I remember the heat of the Save Valley well from my days in the Rhodesian army in the bush war in the late 1970s. Patrols became centred around when one could take another drink and how long the water in the bottles would last. For a while we were based at a small irrigation scheme at a place called Nyanyadzi. There’s nothing to mark the spot now – it was only ever a temporary camp but on the other side of the road some 2km distant is a small group of hills that I remember vividly for the second most unpleasant event of my military stint (the most unpleasant was getting shot). I stopped, opened the driver’s window to the oven-like heat and took a photo.

There’s a story in those hills

We walked out one evening under the cover of darkness, two “sticks” of four troops, lightly armed with rifles and two machine guns and climbed onto the hill in the right of the picture. We passed the day quietly and then again, after supper of tinned rations, moved out when it was dark. Our stick descended into the valley behind where the other stick set up an ambush on a path and we climbed the hill behind to set up an observation post (O.P. in military terminology) overlooking an inhabited area. We each found somewhere we could sleep, unpacked our sleeping bags and sat around talking quietly.  Fireflies started to appear and after a short while there the most anyone had seen.

Suddenly there was a muffled “kerchooonk” explosion.

“What’s that?” I hissed to the dark shapes around me.

“That’s a mortar!” replied Dos who’d been a soldier in the Mozambican army and knew exactly what a mortar sounded like from his service in the civil war there.

“Take cover” hissed corporal Nico rather unnecessarily.

There was no cover to take – the surface was hard and stony but still we tried, scraping away the best we could, hearts pounding and counting the 20 seconds or so before the mortar bomb exploded. Mortar bombs are bad news on hard surfaces  where a half sphere of shrapnel is created (they are not very effective on soft surfaces where the explosion is directed upward) and very bad news if they hit a tree branch. A sphere of shrapnel is created and is particularly lethal. We were in dense woodland.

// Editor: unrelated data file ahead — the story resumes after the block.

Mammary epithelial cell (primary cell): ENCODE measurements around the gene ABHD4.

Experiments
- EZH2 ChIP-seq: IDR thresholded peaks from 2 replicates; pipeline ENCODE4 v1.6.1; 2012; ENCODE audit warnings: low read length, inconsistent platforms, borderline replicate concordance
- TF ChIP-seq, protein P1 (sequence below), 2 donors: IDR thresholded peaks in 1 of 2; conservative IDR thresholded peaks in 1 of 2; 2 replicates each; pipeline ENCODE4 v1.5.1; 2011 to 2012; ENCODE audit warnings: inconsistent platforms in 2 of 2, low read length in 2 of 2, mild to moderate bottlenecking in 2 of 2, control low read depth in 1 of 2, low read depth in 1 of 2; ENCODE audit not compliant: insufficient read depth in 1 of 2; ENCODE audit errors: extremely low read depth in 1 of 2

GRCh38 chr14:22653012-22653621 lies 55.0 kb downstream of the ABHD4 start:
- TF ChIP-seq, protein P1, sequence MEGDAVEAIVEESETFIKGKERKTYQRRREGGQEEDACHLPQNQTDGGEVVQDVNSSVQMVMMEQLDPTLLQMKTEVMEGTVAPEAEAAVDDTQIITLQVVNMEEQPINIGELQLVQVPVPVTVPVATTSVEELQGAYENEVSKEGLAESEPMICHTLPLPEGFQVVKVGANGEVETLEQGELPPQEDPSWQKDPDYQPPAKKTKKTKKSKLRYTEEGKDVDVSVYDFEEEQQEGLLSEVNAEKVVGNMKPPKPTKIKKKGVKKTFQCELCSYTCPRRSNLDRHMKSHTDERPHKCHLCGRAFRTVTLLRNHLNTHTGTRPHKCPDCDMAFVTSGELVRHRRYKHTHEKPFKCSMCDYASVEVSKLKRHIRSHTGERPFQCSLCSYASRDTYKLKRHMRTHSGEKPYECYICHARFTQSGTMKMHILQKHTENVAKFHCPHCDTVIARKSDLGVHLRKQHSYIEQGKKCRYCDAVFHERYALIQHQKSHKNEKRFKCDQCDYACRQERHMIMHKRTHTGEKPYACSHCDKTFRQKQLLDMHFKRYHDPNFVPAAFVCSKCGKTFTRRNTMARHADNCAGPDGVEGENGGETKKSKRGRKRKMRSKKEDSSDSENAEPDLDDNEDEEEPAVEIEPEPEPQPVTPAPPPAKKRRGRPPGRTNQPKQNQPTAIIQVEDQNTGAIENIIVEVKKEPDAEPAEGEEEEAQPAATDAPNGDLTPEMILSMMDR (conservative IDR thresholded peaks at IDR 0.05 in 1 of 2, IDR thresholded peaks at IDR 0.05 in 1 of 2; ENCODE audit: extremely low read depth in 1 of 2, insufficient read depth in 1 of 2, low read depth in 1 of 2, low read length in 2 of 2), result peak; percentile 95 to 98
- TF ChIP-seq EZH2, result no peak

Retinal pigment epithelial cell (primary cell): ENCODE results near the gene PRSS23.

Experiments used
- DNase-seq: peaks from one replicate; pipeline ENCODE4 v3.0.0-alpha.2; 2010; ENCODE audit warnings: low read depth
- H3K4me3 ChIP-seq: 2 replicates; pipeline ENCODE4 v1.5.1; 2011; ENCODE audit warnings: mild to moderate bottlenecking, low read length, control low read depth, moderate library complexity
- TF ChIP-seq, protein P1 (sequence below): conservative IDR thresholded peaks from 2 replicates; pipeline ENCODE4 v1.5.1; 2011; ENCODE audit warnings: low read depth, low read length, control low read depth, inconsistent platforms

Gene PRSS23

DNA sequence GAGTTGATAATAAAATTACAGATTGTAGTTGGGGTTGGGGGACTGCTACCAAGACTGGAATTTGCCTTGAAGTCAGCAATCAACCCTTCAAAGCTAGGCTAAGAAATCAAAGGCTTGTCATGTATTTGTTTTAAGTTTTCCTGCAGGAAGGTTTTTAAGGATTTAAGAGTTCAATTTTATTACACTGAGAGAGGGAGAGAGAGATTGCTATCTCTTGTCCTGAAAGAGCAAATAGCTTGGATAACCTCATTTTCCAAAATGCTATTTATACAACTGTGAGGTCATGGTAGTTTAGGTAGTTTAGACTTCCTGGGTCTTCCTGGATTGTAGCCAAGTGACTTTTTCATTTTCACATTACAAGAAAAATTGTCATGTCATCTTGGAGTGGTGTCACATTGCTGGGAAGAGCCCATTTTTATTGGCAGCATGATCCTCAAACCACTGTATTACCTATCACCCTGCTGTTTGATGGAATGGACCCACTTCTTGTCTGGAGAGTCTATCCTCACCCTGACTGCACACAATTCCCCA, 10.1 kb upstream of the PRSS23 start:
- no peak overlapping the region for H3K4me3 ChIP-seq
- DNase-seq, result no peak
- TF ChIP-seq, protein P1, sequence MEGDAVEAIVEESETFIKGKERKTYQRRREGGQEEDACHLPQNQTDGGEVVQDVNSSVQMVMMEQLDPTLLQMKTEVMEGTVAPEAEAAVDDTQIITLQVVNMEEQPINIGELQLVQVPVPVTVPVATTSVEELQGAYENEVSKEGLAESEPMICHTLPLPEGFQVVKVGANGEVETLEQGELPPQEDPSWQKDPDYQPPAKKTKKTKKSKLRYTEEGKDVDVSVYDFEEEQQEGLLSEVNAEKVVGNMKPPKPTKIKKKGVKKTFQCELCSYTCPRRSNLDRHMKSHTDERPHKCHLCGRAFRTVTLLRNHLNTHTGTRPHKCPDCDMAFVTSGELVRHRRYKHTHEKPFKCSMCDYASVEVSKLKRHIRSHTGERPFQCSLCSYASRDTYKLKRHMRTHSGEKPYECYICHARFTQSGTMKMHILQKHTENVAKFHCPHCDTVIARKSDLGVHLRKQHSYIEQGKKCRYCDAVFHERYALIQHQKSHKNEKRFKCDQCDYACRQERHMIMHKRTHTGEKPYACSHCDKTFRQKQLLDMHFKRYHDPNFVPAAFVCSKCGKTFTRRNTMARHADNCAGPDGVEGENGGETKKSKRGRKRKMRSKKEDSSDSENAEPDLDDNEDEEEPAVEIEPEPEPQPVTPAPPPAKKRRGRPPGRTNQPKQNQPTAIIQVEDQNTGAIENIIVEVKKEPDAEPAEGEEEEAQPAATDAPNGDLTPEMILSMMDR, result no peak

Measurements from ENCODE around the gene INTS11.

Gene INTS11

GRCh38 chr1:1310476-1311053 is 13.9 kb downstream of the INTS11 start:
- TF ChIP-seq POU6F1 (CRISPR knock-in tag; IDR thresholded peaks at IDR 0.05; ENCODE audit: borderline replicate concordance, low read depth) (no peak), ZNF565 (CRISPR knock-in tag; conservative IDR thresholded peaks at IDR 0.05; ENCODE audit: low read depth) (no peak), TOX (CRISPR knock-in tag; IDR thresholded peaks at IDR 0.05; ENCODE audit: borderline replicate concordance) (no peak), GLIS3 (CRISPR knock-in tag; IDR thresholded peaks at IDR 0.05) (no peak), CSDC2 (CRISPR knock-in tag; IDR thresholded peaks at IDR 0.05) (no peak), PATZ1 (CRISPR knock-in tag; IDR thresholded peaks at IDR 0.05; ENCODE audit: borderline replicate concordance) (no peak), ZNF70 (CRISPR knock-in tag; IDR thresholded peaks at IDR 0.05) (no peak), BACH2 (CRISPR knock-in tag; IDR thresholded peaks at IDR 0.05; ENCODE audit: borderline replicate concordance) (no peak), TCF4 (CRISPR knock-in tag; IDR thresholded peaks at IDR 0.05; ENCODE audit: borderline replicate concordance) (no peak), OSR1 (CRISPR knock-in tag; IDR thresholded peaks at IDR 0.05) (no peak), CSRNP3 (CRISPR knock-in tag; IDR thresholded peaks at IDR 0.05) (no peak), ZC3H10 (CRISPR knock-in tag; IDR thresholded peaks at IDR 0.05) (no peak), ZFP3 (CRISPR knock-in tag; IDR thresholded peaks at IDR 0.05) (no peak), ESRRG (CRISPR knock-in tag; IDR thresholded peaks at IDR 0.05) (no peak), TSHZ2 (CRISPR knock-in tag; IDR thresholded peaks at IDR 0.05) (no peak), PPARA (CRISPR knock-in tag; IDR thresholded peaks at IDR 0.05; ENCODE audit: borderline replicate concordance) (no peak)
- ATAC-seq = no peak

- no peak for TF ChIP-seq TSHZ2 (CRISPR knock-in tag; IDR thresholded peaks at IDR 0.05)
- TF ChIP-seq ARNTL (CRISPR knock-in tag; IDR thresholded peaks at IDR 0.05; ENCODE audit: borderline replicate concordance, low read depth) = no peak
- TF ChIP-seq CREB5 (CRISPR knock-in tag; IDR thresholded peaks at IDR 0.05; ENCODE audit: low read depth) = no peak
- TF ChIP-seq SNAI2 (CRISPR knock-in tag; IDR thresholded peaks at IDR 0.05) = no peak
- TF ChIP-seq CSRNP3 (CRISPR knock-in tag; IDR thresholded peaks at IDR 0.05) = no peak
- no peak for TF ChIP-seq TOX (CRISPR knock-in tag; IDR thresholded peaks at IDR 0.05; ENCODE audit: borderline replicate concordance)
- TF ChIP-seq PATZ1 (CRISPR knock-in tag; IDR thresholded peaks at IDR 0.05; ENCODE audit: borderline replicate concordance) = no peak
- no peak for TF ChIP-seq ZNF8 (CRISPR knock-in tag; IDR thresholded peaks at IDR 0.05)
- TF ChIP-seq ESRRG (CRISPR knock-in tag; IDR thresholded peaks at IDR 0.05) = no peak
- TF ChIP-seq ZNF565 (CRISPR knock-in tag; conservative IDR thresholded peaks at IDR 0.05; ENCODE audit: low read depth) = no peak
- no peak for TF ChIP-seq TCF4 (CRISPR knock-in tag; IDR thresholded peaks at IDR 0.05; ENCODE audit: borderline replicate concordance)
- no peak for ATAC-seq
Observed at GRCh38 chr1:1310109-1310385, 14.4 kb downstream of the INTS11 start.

The mortar bomb exploded in the vicinity of where we’d spent the day. Another came out the tube, and another. We counted the seconds after each launch and flattened ourselves into the ground as best we could, desperately hoping that the bombs would fall elsewhere. Finally after it became evident that we were no longer on the top of that hill the enemy put down searching fire to draw a response from us. At one point there was a huge explosion as a recoil-less rifle was fired and then a prolonged burst of machine gun fire. Then all was quiet. Some half an hour later we heard voices as the enemy walked along a path not far from where we lay. The next day, obviously compromised, we scoured the bush for souvenirs of the attack (on top of the hill to the left in the photo) and then walked back to base. It seemed likely that the guerillas had assembled their heavy weaponry to attack our base but then chanced on an easier target – us.

I rolled up the window, put the air-conditioning on high and continued back to Mutare. To this day I can never watch a firefly without remembering that terrifying hour on a nondescript cluster of hills in the Save Valley.

Note: It is standard practice in counter insurgency (COIN) warfare never to sleep near where you’ve had your last meal for just the reason described in the story above – you may have been spotted. You always move out after last light and settle elsewhere, often in a place which you may have seen earlier which can be in an ambush position on your own trail in case you are being followed.

 


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3 responses

1 03 2019
Al Manente

I’ve been following your posts for years. I trust that your interesting updates will continue to be found in my inbox regardless of where life takes you. Keep your chin up.

2 03 2019
tuppit260

Horrid memory.

3 03 2019
gonexc

At the time it was unpleasant but we’d soon shrugged it off and moved on as one has to do in war. I don’t have PTSD!